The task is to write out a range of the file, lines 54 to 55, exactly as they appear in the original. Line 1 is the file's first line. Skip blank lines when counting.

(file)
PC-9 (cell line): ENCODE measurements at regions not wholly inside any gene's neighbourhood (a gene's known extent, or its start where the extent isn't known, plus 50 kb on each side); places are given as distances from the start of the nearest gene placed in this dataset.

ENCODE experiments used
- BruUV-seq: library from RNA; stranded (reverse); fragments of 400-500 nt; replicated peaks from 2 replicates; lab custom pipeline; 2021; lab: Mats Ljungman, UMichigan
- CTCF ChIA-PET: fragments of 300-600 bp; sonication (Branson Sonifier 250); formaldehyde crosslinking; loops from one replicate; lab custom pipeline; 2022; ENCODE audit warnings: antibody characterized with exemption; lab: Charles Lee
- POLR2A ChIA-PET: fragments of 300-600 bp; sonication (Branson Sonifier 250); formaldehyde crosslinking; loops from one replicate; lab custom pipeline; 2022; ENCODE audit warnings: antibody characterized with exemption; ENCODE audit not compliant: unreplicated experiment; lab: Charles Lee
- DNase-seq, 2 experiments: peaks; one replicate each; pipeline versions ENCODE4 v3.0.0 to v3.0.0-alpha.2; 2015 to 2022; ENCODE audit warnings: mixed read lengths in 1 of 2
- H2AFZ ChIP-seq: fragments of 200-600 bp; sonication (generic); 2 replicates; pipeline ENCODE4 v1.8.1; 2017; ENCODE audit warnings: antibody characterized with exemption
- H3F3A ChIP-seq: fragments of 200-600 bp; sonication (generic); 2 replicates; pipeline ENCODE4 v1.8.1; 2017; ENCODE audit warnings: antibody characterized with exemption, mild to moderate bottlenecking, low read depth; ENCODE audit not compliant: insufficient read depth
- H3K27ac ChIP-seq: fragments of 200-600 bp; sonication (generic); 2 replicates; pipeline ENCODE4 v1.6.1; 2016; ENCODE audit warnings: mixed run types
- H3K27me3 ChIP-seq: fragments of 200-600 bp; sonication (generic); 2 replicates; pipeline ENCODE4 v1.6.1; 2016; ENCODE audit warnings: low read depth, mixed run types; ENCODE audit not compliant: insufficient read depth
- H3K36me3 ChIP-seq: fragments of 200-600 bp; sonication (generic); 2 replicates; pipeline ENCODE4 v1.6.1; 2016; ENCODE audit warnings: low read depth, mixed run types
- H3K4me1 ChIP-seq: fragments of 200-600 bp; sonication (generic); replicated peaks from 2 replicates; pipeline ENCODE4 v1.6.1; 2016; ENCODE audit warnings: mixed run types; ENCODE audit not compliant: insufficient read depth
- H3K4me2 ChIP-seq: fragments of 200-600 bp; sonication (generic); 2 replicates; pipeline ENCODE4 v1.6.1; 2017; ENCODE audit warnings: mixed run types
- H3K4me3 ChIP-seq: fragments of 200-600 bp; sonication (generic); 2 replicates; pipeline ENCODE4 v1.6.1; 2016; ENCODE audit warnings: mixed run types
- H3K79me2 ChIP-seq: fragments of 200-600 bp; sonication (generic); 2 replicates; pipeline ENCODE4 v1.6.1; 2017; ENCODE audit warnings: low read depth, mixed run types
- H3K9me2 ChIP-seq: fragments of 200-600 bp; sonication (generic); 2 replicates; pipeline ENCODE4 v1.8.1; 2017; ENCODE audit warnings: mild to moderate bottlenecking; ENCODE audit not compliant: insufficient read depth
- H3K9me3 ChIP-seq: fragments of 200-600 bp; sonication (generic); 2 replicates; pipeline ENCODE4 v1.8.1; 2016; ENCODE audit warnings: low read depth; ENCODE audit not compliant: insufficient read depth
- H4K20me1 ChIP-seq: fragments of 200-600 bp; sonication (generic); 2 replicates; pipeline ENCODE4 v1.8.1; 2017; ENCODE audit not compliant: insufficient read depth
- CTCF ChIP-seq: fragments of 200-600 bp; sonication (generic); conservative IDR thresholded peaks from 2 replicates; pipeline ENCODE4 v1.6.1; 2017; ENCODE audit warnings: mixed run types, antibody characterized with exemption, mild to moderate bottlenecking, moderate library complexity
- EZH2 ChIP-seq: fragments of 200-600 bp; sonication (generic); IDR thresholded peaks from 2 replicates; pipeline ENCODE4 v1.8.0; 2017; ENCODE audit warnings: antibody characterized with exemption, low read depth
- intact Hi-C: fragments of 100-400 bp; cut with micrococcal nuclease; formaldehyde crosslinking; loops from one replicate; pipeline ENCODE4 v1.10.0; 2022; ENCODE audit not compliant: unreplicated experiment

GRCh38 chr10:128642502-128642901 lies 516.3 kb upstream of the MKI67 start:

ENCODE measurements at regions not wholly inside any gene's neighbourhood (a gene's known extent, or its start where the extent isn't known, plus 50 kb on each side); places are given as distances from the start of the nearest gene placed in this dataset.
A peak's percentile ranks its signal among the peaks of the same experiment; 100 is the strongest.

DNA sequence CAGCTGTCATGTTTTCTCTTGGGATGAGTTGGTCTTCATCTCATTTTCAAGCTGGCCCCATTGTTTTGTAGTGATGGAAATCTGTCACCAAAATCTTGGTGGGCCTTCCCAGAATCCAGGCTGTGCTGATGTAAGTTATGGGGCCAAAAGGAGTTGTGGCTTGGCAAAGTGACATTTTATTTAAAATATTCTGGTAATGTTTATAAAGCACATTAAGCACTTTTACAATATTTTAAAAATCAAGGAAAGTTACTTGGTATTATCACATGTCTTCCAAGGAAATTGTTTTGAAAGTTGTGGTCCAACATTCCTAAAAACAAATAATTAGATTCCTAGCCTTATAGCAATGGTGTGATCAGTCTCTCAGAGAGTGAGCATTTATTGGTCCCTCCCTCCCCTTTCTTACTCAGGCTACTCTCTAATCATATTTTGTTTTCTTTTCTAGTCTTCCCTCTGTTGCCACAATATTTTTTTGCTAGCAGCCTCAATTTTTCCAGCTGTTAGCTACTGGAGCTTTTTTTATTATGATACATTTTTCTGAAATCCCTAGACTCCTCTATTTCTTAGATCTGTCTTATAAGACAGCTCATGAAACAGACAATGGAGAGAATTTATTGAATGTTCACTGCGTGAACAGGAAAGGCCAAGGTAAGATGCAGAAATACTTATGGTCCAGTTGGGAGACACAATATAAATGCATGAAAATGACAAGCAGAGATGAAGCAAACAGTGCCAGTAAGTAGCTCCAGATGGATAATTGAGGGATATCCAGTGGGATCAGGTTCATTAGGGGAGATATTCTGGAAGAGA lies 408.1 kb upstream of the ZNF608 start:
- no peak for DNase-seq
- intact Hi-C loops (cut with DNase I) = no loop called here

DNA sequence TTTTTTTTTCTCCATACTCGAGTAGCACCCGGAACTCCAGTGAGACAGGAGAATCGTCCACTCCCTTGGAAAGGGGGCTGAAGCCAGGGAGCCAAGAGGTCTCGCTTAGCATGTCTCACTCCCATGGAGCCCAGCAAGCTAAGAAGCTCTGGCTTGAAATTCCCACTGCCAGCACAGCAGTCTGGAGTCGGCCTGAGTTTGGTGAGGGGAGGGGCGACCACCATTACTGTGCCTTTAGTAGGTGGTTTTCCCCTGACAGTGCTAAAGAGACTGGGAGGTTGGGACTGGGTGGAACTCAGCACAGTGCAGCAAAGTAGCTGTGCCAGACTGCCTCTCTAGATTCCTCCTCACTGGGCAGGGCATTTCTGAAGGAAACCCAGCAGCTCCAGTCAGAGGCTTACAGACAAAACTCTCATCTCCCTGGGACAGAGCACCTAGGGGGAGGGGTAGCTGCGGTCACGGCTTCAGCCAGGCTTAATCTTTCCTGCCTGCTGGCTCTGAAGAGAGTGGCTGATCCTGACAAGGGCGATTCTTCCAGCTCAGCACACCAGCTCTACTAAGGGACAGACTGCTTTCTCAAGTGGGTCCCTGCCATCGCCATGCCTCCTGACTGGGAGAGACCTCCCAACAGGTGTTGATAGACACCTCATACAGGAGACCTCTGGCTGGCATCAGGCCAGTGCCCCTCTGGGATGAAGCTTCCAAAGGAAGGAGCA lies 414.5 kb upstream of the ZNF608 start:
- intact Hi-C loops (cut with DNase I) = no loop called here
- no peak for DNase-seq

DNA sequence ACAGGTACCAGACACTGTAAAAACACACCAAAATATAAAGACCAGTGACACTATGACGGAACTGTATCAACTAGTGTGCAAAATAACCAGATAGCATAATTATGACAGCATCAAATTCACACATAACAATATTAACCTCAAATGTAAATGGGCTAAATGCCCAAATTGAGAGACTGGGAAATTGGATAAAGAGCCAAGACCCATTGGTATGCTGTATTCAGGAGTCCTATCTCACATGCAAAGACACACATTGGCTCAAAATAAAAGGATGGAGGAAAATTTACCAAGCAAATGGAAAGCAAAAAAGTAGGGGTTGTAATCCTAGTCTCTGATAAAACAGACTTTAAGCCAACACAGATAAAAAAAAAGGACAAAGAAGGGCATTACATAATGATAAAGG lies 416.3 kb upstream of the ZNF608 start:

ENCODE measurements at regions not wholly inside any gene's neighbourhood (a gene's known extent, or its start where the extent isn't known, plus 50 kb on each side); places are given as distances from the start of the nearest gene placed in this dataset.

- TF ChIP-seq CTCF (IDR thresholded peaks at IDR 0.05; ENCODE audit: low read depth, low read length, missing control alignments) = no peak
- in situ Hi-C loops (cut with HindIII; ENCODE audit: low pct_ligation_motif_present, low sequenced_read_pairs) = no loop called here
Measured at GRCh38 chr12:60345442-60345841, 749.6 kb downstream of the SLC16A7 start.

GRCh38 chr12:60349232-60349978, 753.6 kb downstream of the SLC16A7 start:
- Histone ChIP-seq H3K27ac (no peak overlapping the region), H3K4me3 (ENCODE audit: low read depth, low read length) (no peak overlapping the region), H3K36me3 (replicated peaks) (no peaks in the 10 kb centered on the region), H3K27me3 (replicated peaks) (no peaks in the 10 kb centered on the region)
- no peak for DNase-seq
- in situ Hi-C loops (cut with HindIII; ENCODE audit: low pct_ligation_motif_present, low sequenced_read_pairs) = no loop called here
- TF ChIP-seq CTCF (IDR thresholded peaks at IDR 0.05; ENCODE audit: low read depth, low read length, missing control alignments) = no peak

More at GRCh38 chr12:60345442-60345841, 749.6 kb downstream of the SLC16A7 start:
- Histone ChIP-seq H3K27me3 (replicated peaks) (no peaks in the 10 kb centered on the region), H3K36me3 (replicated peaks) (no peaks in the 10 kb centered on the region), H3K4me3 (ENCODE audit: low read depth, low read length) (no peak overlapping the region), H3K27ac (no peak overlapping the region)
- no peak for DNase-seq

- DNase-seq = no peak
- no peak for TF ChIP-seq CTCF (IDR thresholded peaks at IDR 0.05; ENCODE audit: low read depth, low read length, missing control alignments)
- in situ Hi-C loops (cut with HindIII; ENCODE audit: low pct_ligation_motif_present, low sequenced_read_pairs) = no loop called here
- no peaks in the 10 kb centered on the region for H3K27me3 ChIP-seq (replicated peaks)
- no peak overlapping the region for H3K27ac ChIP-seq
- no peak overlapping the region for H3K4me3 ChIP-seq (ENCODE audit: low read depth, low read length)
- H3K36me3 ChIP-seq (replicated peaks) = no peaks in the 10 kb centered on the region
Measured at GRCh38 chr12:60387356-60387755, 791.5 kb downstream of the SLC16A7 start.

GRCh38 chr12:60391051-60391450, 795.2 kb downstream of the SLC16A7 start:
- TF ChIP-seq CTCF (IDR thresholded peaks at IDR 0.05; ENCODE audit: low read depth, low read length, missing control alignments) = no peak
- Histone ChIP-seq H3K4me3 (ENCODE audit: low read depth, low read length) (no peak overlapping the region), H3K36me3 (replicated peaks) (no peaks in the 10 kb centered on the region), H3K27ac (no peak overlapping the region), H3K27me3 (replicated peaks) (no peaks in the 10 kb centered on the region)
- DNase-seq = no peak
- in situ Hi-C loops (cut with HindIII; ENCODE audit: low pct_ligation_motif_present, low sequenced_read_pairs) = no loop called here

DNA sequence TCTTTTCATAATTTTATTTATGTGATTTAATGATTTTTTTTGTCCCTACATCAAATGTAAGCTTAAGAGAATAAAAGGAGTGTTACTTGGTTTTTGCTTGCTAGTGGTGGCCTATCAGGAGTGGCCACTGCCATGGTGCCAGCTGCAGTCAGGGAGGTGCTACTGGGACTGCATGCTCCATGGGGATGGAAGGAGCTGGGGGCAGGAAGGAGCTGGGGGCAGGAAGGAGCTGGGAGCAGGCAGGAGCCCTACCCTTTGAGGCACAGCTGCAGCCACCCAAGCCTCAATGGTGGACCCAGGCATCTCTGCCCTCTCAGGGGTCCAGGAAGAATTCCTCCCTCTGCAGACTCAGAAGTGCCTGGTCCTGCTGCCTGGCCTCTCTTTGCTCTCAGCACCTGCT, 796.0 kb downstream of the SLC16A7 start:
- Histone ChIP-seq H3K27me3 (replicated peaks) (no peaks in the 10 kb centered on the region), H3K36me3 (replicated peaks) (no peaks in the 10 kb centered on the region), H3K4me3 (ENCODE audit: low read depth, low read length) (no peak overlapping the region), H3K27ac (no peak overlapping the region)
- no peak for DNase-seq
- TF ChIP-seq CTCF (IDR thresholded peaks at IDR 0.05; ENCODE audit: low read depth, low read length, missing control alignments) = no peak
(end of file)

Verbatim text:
- Histone ChIP-seq H3K4me3 (ENCODE audit: low read depth, low read length) (no peak overlapping the region), H3K36me3 (replicated peaks) (no peaks in the 10 kb centered on the region), H3K27ac (no peak overlapping the region), H3K27me3 (replicated peaks) (no peaks in the 10 kb centered on the region)
- DNase-seq = no peak